Visualizing Gradient Descent with Momentum in Python
This post is to visually show that gradient descent with momentum can converge faster compare with vanilla gradient descent when the loss surface is raven-like (i.e., one direction is substantially steeper than other directions). Let’s start with creating a raven loss surface and project it to two-dimension.
L (x, y)= 1/16 x² + 9 y²
The below figure is the raven loss surface. For this loss surface, there is a global minimum at the point (0, 0) where the loss is equal to zero.
Gradient Descent with Momentum
Gradient descent is an optimization algorithm which can find the minimum of a given function. In Machine Learning applications, we use gradient descent to navigate the loss surface. The problem with vanilla gradient descent is that the convergence time is long for certain loss surface, and one of the tricks is to use momentum to reach faster convergence.
The momentum method can accumulate velocity in the direction where the gradient is pointing towards the same direction across iterations. It achieves this by adding a portion of the previous weight update to the current one. We first show the math of momentum and then run some experiments to see if momentum can really help us to attain faster convergence.
The following equation is the gradient descent with momentum update. β is the portion of the previous weight update you want to add to the current one ranges from [0, 1]. When β = 0, it reduces to vanilla gradient descent.
v = βv + ∇L(w)
w = w − 𝛼v
Let’s first initialize our weights at (-2.4, 0.2) in the ravine loss surface we’ve created earlier. Next, try vanilla gradient descent (β = 0) with a learning rate 𝛼 = 0.1, run for 50 iterations and see how the loss decay.
The loss is around 0.1 after 50 iterations but it is still far from the global minimum (0, 0) where the loss is zero. We can see that the gradient keep changing directions because the gradient in the y direction is changing signs for every iteration, this makes the algorithm navigates slowly towards the optimum. We can add momentum to accelerate the learning speed. Let’s try β = 0.8 and run same number of iterations for weight updates.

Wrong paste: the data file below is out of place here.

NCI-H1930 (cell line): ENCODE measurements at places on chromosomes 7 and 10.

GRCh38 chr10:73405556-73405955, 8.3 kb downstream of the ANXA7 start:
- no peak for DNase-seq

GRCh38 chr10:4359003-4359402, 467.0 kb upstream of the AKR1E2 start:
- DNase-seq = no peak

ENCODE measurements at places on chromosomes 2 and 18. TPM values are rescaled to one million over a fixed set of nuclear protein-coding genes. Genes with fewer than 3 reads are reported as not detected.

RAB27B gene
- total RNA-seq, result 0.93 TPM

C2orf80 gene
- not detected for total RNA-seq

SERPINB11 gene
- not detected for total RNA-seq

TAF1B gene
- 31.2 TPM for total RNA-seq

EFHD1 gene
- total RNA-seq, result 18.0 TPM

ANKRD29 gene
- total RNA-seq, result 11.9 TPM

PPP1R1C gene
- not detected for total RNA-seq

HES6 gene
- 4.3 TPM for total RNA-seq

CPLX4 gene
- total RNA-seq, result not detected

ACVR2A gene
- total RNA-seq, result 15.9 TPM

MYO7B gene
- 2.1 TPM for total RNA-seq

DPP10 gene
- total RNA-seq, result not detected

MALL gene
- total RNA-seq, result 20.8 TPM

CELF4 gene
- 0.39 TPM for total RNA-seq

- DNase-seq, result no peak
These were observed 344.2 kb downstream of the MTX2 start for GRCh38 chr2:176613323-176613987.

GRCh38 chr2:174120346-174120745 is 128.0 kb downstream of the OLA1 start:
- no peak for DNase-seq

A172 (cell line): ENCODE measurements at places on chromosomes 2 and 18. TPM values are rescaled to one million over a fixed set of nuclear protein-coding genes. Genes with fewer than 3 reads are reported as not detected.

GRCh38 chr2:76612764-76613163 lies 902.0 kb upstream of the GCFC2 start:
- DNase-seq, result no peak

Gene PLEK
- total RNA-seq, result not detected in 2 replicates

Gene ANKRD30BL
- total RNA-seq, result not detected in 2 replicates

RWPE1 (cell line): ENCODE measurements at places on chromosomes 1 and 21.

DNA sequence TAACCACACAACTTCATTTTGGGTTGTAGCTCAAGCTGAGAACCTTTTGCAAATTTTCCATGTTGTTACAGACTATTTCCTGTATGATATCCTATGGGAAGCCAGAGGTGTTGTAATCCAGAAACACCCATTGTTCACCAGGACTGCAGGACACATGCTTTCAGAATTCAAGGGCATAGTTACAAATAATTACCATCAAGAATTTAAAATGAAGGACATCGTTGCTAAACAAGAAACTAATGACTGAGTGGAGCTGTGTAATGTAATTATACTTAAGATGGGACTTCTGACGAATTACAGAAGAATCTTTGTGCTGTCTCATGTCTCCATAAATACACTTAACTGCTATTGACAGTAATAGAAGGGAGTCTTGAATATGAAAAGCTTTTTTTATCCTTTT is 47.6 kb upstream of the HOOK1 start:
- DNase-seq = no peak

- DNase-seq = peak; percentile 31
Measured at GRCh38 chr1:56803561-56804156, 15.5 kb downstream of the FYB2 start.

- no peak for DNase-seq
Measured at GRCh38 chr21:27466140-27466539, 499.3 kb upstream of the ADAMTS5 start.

We now achieve a loss of 2.8e-5 for same number of iterations using momentum! Because the gradient in the x direction always points to the positive x direction, the velocity can be accumulated. Effectively this means larger learning rate in the x direction so it can reach to lower loss for same number of iterations compare to vanilla gradient descent. The is also why momentum is said to be able to damp oscillation.
We might wonder what if we choose β = 0.9, wouldn’t it accumulates velocity more and reach to the global minimum faster?
The answer is no. The above figure shows that too much velocity will run pass the global minimum with large step. We can also plot the velocity-iteration relation to se how velocity changes in the x and y direction, respectively.
The python code and the steps to generate these figures can be found in the github repo. Matplotlib and NumPy are the required libraries.
We visually showed that gradient descent with momentum converges faster than vanilla gradient descent when the loss surface is raven-like. We also learn that β can not be too large for it will accumulate too much momentum and run past the optimal point quickly.
This post is motivated by Sebastian Ruder’s great post on gradient descent algorithm overview in which inspired me to visualize the momentum update using python and understand it more clearly, and David Robinson’s blog post to advice every data scientist to start a blog. This is my first post so any suggestions and comments are more than welcome!